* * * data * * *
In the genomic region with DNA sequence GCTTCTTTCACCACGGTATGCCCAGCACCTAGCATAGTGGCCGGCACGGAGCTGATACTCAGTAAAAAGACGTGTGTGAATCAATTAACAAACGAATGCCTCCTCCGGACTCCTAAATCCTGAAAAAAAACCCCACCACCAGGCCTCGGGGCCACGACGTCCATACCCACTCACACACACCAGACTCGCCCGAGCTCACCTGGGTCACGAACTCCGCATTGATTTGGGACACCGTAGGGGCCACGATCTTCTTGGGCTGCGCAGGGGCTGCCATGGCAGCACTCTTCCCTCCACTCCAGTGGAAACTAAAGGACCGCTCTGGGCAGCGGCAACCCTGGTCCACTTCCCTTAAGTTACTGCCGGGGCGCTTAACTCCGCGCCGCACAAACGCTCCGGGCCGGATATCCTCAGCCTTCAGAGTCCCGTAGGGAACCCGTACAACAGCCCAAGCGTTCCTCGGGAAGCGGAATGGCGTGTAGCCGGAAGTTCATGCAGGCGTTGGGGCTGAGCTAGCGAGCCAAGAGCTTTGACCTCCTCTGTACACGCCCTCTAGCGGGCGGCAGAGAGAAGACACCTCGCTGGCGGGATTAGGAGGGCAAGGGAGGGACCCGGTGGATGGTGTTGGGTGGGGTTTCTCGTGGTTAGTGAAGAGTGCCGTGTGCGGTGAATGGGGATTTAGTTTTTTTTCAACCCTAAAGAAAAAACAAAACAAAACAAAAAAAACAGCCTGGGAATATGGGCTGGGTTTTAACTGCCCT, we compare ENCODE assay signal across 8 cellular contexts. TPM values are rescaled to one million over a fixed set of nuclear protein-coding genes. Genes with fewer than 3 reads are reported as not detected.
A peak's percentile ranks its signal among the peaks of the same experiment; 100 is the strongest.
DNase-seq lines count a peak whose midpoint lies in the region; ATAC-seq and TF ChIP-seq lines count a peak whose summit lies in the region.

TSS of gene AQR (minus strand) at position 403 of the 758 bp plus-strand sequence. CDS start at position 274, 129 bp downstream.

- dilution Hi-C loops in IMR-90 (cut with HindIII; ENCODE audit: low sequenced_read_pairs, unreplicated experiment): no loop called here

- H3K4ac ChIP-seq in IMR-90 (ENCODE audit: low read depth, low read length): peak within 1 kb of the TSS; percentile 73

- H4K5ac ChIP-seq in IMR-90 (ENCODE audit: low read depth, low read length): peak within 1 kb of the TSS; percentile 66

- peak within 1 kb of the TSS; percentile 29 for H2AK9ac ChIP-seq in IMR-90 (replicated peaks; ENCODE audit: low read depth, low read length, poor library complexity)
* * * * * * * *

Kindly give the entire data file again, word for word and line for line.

In the genomic region with DNA sequence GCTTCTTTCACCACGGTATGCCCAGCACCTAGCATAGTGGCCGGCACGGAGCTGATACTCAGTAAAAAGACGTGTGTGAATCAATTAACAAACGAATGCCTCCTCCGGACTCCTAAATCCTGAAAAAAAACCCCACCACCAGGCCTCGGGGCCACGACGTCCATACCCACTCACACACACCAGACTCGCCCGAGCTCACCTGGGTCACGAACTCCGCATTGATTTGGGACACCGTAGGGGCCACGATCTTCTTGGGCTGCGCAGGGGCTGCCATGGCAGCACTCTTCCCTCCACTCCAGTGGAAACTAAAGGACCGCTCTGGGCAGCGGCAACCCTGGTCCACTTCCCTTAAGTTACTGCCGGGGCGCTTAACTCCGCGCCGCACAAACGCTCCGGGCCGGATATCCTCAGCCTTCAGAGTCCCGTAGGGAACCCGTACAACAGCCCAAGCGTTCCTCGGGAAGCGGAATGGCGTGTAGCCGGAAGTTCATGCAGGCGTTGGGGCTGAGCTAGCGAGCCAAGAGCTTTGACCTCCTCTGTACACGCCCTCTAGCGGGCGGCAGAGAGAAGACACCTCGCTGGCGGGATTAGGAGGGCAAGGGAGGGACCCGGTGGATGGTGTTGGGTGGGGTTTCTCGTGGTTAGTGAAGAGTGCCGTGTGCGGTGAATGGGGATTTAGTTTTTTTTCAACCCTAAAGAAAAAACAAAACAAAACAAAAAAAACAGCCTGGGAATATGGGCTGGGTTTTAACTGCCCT, we compare ENCODE assay signal across 8 cellular contexts. TPM values are rescaled to one million over a fixed set of nuclear protein-coding genes. Genes with fewer than 3 reads are reported as not detected.
A peak's percentile ranks its signal among the peaks of the same experiment; 100 is the strongest.
DNase-seq lines count a peak whose midpoint lies in the region; ATAC-seq and TF ChIP-seq lines count a peak whose summit lies in the region.

TSS of gene AQR (minus strand) at position 403 of the 758 bp plus-strand sequence. CDS start at position 274, 129 bp downstream.

- dilution Hi-C loops in IMR-90 (cut with HindIII; ENCODE audit: low sequenced_read_pairs, unreplicated experiment): no loop called here

- H3K4ac ChIP-seq in IMR-90 (ENCODE audit: low read depth, low read length): peak within 1 kb of the TSS; percentile 73

- H4K5ac ChIP-seq in IMR-90 (ENCODE audit: low read depth, low read length): peak within 1 kb of the TSS; percentile 66

- peak within 1 kb of the TSS; percentile 29 for H2AK9ac ChIP-seq in IMR-90 (replicated peaks; ENCODE audit: low read depth, low read length, poor library complexity)